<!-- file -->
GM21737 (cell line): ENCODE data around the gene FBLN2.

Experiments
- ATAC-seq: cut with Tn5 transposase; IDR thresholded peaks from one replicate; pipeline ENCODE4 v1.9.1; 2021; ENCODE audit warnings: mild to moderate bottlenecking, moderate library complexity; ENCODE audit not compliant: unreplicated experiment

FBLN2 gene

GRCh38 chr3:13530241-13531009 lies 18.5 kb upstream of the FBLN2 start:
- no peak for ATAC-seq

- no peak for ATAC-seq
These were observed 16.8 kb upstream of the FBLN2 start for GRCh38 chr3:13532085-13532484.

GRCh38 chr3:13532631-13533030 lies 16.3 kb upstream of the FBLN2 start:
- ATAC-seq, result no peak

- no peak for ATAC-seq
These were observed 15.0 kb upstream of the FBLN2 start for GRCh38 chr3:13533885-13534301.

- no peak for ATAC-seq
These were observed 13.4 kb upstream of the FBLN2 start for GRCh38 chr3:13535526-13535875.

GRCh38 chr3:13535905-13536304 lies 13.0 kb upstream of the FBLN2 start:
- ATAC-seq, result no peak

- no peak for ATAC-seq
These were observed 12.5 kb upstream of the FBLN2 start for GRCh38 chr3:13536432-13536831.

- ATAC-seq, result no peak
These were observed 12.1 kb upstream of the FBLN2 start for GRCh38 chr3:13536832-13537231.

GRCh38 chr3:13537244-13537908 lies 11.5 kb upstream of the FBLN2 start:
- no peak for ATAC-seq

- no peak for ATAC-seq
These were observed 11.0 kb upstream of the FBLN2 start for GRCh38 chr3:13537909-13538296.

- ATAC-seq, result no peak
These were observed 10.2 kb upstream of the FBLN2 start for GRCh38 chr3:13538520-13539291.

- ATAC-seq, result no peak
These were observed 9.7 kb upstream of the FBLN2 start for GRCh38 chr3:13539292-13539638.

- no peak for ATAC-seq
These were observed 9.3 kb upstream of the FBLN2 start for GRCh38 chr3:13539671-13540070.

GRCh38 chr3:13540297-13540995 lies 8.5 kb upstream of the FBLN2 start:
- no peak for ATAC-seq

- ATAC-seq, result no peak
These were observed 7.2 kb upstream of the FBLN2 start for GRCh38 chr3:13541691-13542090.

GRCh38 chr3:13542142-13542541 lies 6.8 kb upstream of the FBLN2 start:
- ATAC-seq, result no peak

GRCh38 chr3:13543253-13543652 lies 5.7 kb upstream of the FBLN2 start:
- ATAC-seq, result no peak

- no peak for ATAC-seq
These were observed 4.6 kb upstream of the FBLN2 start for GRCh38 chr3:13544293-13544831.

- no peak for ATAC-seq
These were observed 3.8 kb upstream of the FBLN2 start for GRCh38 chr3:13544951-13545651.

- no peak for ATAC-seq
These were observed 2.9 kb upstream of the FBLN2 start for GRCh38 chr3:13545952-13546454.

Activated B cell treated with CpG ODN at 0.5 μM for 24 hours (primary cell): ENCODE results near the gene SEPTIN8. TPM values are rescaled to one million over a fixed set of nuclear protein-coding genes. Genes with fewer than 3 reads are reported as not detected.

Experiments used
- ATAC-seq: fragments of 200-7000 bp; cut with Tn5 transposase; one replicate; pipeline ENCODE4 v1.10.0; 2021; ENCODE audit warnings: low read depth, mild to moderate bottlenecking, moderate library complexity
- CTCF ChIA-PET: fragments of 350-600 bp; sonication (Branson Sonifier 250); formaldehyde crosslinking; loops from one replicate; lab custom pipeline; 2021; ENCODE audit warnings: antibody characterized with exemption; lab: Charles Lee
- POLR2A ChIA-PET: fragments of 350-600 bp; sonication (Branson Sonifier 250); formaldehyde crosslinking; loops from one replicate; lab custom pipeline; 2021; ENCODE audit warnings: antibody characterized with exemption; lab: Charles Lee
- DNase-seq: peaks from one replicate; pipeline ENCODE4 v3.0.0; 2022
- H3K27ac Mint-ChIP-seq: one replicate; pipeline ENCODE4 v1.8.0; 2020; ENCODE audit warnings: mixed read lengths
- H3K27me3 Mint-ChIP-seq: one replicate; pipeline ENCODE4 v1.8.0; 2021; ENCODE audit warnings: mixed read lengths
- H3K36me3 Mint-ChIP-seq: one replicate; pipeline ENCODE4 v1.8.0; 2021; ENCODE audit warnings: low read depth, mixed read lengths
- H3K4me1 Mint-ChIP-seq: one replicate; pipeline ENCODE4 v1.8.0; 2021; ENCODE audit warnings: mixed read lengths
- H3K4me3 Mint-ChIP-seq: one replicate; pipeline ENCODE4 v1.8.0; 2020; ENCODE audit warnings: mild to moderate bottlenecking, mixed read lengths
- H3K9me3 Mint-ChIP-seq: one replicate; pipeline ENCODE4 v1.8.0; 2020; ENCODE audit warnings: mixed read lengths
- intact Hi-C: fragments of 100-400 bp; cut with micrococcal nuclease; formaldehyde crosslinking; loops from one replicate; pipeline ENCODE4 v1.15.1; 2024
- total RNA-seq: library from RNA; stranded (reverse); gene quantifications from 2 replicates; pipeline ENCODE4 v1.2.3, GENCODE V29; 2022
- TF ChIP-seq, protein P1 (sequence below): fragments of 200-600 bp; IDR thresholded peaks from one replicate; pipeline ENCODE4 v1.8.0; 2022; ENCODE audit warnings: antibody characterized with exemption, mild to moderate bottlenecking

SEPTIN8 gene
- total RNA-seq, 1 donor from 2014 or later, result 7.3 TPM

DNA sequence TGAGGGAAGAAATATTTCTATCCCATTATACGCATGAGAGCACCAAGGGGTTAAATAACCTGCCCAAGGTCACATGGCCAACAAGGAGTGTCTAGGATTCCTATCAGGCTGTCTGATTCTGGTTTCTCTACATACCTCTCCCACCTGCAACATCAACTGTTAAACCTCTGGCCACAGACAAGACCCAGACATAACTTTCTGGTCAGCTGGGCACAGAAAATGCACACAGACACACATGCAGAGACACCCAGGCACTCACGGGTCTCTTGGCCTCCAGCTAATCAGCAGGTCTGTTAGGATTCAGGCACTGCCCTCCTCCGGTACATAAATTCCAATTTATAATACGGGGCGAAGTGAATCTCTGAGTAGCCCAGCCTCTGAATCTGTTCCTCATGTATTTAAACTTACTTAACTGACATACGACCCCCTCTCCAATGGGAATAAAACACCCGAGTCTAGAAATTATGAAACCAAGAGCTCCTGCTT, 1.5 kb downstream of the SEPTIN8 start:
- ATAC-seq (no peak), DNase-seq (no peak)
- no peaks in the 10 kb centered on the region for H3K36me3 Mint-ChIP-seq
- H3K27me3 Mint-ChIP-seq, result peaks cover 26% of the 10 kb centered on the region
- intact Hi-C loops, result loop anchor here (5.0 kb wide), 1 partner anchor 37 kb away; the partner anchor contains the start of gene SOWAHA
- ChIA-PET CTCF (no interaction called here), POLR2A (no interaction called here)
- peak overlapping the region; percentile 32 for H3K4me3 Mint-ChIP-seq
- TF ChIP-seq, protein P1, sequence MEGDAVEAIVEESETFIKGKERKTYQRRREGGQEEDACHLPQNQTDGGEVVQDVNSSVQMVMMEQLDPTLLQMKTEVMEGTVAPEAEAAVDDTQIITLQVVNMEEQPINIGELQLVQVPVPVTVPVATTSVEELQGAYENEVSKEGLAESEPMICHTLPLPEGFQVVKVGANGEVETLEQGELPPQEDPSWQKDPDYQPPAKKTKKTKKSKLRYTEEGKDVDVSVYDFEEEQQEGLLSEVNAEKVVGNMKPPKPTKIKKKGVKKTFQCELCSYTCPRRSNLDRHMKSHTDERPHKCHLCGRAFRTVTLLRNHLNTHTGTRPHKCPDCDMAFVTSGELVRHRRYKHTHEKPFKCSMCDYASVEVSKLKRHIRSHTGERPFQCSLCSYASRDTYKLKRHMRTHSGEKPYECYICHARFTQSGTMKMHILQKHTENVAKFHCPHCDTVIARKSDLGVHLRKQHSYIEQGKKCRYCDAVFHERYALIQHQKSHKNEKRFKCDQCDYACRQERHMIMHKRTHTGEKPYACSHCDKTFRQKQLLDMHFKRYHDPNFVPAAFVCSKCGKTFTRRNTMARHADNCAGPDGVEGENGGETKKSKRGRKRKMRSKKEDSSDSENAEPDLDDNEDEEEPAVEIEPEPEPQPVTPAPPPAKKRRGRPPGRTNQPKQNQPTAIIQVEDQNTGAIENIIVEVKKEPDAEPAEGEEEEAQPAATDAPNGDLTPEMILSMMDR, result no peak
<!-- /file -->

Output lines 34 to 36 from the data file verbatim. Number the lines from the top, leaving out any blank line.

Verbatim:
These were observed 7.2 kb upstream of the FBLN2 start for GRCh38 chr3:13541691-13542090.

GRCh38 chr3:13542142-13542541 lies 6.8 kb upstream of the FBLN2 start:
- ATAC-seq, result no peak